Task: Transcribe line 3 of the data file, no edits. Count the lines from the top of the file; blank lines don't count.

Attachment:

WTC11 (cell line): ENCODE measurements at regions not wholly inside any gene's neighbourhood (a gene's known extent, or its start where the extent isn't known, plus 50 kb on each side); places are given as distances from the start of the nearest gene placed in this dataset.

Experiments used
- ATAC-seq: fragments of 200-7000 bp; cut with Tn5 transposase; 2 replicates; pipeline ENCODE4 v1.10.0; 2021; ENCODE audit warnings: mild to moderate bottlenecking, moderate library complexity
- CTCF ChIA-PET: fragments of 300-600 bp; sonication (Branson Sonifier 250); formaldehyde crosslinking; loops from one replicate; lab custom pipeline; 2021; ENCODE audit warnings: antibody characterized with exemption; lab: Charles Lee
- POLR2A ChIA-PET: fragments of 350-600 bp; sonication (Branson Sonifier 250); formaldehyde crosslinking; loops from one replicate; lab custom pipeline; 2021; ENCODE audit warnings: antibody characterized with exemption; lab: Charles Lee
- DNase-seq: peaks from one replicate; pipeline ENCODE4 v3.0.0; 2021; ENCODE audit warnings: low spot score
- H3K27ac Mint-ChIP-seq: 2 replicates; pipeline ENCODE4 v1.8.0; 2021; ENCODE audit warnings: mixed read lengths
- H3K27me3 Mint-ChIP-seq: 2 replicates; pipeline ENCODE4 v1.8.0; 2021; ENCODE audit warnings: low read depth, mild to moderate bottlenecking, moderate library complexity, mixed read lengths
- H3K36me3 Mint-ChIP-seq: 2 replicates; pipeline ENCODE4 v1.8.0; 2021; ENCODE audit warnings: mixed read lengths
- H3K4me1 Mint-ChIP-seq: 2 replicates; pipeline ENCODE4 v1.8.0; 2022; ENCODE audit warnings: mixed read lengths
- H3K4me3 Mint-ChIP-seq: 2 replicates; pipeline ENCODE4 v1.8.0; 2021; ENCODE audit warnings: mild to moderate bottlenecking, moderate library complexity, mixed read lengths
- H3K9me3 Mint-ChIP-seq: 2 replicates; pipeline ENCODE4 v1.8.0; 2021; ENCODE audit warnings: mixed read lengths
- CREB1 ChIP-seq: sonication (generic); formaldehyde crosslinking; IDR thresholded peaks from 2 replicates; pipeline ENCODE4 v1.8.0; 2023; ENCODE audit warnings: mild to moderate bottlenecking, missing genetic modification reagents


- ATAC-seq: fragments of 200-7000 bp; cut with Tn5 transposase; 2 replicates; pipeline ENCODE4 v1.10.0; 2021; ENCODE audit warnings: mild to moderate bottlenecking, moderate library complexity